'Many years ago rode a band of men. They came from the East of the desert and with them they brought terror and destruction. Nobody was safe from the perils of a merciless death, no family was complete, no man was free...'
And so the scenario is set for Outlaws, the latest offering from Ultimate. You play Lone Rider, the Commodore equivalent of John Wayne, who, in truly heroic style, has to ride into the Outlaw area and eradicate the undesirable elements.
Outlaws is an arcade game which takes place over a two-way horizontally scrolling landscape. Your character sits on his trusty 'hoss' and can trot left or right over the landscape. Occasionally a fence, rock or broken branch comes into view. You can make your horse jump the barrier by pushing up on the joystick; if you don't, then the horse refuses and you fall off. The player has plenty of control over Lone Rider - he can duck in the saddle and fire his guns in eight directions.
The game has three different types of screens: the Outlands, Indian Territory and the Town. The first screen, the Outlands, puts you in the desert. You have to ride up lo the baddies' hideout and shoot them all as they lean out of the window. This is quite tricky, since bullets fly in all directions as you make repeated rides past the hideout.
If you manage to shoot all those critters, then it's a ride through Indian Territory to the town where more baddies are massacring the honest townsfolk. The Indian Territory has loads of obstacles which have to be jumped, and other hazards besides. Tumbleweeds trundle across the dusty landscapes and these have to be jumped. Also, the occasional crow makes a down-swoop at the hero - if he's touched twice then he loses one of his five lives. Indians ride along in the distance and fire arrows, although they're rarely on target.
If you manage to get through Indian Territory then you enter the Town scene. Here a specified number of outlaws (five on the first level, ten on the second, etc) are running riot through the town, merrily slaughtering the inhabitants. What you have to do is trot up and down the main street and kill them all before they successfully bring the town's population down to zero. This isn't as easy as it sounds since the baddies tend to mingle with the crowds walking along the street and it's easy to shoot the wrong person.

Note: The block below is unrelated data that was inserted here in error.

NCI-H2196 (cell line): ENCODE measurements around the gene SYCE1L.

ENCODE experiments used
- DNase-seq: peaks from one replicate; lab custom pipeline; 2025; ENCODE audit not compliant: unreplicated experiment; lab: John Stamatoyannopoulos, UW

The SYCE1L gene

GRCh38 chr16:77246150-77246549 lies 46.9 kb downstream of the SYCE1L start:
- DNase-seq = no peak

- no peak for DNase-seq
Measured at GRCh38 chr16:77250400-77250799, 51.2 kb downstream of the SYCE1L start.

If you manage to kill the remaining Outlaws, then you are given a points bonus for the amount of people left in the town and you start on the first screen again, only this time it's harder, with more Outlaws and obstacles.
Yet another typically Ultimate creation; nice graphics, nice sound and absolutely awful gameplay. The only real saving grace of Outlaws is that it isn't quite as bad as Imhotep. As usual there's the ubiquitous expanded and blocky sprites making up the main player. The music is very mundane and annoyingly fades as you hit fire to start. There really is nothing much to say about Outlaws except for how mediocre it is. Ultimate will really have to pull their act together if they wish lo compete with other software producers in this price range.
Outlaws is very "Ultimatesque" in every way. The graphics look very similar to previous offerings, with porky sprites and the same scrolling technique. The same applies to music and sound FX, and they could have quite easily come off almost any other Ultimate 64 game, despite Wild West overtones. Having said that, I do like the animation on the horses - very realistic. Thankfully, Outlaws isn't as bad as Ultimate's last release, Imhotep, bus it still fails to make the grade, offering only three situations, and all of them very 'samey'.
Ultimate seem to have reached the depths of their slump and have released a program which is infinitely better than last month's disaster Imhotep. Outlaws is a brave attempt at an unusual arcade game which, although being limited, is fresh and highly playable. The graphics are very crisp, pretty, and scroll very smoothly, and the sprites are clearly recognisable as coming from an Ultimate game. The sound is okay, although some of the effects have been lifted from some of the Arthur Pendragon games. It's nice to see Ultimate back on the road to recovery - if things continue to improve, they could well find themselves becoming thought of as a great software house again.
Some useful options and an attractive screen layout.
Pleasant scrolling backdrops, excellent equestrian animation.
Initially interesting and quite jolly to play.
Not enough variety and action to grab you for long.
Value For Money 31%
If Ultimate continue releasing products below their usual standard, then they should at least price them accordingly.
Ultimate have surely seen better days.